July's heat wave continues. I have shortened the duration of my rides, increased my intensity as well as doing more stretching and strength exercises. Today's 62 miler was the hilly last half of the Midnight Century.
The midnight century is less than two weeks away and I plan on stretching that to a dbl century ride on the fixed gear. The climbs are going to make me suffer with that 49x16 gearing. I want to keep my level of endurance high so that when I get the new Indy Fab put together (late August?) I can break it in proper.
I am considering a trip over to Montana in September for a test ride on the GDMBR section from Canada to Whitefish. If my pre-riding of sections is going to be limited than it might make more sense to ride a section of the route with trickier navigation and/or more climbing. Perhaps the infamous fleecer ridge.
I have begun deconstructing the "Cycling The Great Divide" book by Michael McCoy. My plan is to create a spreadsheet with all the relevant information displayed in linear fashion. Logistical information such as Campsites, food and water availability as well as strategic data like "four mile climb" or "28 miles of pavement". Basically anything that could be helpful when trying to make decisions along the route. After inputing the information from the book I will then cross check it against some ride reports I have been collecting. Eventually it will all get folded into the route directions that come with the ACA maps. It is a heap of data so getting a good start on it is imperative.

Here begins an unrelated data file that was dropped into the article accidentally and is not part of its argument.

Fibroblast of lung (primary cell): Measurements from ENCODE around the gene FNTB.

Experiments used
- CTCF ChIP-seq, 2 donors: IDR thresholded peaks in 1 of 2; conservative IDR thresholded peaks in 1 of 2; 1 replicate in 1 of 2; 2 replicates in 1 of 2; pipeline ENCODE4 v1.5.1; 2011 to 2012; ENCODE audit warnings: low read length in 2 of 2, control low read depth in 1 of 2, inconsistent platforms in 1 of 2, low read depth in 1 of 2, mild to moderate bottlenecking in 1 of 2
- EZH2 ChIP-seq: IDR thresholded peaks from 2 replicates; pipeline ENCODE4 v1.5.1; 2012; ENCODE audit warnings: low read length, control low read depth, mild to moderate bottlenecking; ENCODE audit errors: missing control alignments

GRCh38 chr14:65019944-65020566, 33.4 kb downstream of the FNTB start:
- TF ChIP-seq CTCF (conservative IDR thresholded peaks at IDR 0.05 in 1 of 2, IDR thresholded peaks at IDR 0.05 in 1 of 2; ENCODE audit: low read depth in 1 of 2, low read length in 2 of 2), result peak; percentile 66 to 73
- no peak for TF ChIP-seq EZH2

As soon as the Midnight Century passes I will post info about the first ever "Hangover Hundred". What could be better than starting off the new year with a winter century ride?

Wednesday, July 11, 2007

The Race Is Over, A new Frame Begins

The Tour de France 1933

The Great Divide Race 2007 is over no racers remain on the course. Of the three singlespeeders none finished in regulation time but Nathan Bay managed to complete the course in 25 days and 8 hours. I am noticing a trend of repeat racers. Mostly people who pulled the plug early and come back for another go. Based on the increasing interest in the race coupled with a good number of return racers what am I to expect from 2008. 35 starters? 50 starters? I hope not. I think that 10-15 racers would be ideal.
In other news I have pulled the plug on my frame build from the company i will no longer mention. I am now getting a frame built by Independent Fabrication. IF has always been my dream bike and after dealing with the last custom frame builder I am quite resigned to paying the extra money to have the process handled quickly and professionally.